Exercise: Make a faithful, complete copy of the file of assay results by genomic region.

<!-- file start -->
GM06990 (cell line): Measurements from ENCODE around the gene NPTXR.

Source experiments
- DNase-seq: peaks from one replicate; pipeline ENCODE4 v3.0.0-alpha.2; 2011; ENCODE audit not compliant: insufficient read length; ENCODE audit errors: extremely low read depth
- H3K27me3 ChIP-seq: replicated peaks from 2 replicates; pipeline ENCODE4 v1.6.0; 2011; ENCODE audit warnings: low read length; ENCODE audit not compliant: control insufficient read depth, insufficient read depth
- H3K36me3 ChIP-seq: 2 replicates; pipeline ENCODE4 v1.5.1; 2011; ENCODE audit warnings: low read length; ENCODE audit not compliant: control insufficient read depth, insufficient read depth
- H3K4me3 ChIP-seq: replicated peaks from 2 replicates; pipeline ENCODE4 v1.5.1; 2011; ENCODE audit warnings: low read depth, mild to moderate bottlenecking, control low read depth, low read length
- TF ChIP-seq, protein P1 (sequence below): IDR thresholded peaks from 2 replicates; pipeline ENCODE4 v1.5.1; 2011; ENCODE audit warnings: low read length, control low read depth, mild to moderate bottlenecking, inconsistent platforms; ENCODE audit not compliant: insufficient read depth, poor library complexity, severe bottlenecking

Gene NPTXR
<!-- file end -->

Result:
GM06990 (cell line): Measurements from ENCODE around the gene NPTXR.

Source experiments
- DNase-seq: peaks from one replicate; pipeline ENCODE4 v3.0.0-alpha.2; 2011; ENCODE audit not compliant: insufficient read length; ENCODE audit errors: extremely low read depth
- H3K27me3 ChIP-seq: replicated peaks from 2 replicates; pipeline ENCODE4 v1.6.0; 2011; ENCODE audit warnings: low read length; ENCODE audit not compliant: control insufficient read depth, insufficient read depth
- H3K36me3 ChIP-seq: 2 replicates; pipeline ENCODE4 v1.5.1; 2011; ENCODE audit warnings: low read length; ENCODE audit not compliant: control insufficient read depth, insufficient read depth
- H3K4me3 ChIP-seq: replicated peaks from 2 replicates; pipeline ENCODE4 v1.5.1; 2011; ENCODE audit warnings: low read depth, mild to moderate bottlenecking, control low read depth, low read length
- TF ChIP-seq, protein P1 (sequence below): IDR thresholded peaks from 2 replicates; pipeline ENCODE4 v1.5.1; 2011; ENCODE audit warnings: low read length, control low read depth, mild to moderate bottlenecking, inconsistent platforms; ENCODE audit not compliant: insufficient read depth, poor library complexity, severe bottlenecking

Gene NPTXR